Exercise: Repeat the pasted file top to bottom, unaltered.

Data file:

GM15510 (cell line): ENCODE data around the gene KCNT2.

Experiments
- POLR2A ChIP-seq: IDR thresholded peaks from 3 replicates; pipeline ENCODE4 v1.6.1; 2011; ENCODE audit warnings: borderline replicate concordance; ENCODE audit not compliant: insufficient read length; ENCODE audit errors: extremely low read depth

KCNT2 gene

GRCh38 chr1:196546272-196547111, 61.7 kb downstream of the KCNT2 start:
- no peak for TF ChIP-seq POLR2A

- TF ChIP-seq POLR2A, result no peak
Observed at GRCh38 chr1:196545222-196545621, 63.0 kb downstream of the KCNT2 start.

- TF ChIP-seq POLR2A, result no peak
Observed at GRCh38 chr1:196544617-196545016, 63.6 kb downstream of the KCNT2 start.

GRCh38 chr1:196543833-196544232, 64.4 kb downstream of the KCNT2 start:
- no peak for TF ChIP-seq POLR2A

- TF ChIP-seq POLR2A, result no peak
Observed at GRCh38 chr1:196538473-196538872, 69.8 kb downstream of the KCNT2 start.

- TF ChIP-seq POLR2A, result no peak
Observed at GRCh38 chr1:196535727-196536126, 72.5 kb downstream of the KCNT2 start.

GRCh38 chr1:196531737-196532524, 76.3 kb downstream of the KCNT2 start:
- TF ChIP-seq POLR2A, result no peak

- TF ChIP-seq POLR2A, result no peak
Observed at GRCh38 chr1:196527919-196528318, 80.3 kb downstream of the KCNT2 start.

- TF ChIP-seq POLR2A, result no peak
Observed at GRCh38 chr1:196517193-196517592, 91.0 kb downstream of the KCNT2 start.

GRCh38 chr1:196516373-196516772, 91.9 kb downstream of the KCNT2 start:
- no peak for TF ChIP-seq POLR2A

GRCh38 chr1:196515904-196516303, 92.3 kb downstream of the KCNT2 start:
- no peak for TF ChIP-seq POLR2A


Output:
GM15510 (cell line): ENCODE data around the gene KCNT2.

Experiments
- POLR2A ChIP-seq: IDR thresholded peaks from 3 replicates; pipeline ENCODE4 v1.6.1; 2011; ENCODE audit warnings: borderline replicate concordance; ENCODE audit not compliant: insufficient read length; ENCODE audit errors: extremely low read depth

KCNT2 gene

GRCh38 chr1:196546272-196547111, 61.7 kb downstream of the KCNT2 start:
- no peak for TF ChIP-seq POLR2A

- TF ChIP-seq POLR2A, result no peak
Observed at GRCh38 chr1:196545222-196545621, 63.0 kb downstream of the KCNT2 start.

- TF ChIP-seq POLR2A, result no peak
Observed at GRCh38 chr1:196544617-196545016, 63.6 kb downstream of the KCNT2 start.

GRCh38 chr1:196543833-196544232, 64.4 kb downstream of the KCNT2 start:
- no peak for TF ChIP-seq POLR2A

- TF ChIP-seq POLR2A, result no peak
Observed at GRCh38 chr1:196538473-196538872, 69.8 kb downstream of the KCNT2 start.

- TF ChIP-seq POLR2A, result no peak
Observed at GRCh38 chr1:196535727-196536126, 72.5 kb downstream of the KCNT2 start.

GRCh38 chr1:196531737-196532524, 76.3 kb downstream of the KCNT2 start:
- TF ChIP-seq POLR2A, result no peak

- TF ChIP-seq POLR2A, result no peak
Observed at GRCh38 chr1:196527919-196528318, 80.3 kb downstream of the KCNT2 start.

- TF ChIP-seq POLR2A, result no peak
Observed at GRCh38 chr1:196517193-196517592, 91.0 kb downstream of the KCNT2 start.

GRCh38 chr1:196516373-196516772, 91.9 kb downstream of the KCNT2 start:
- no peak for TF ChIP-seq POLR2A

GRCh38 chr1:196515904-196516303, 92.3 kb downstream of the KCNT2 start:
- no peak for TF ChIP-seq POLR2A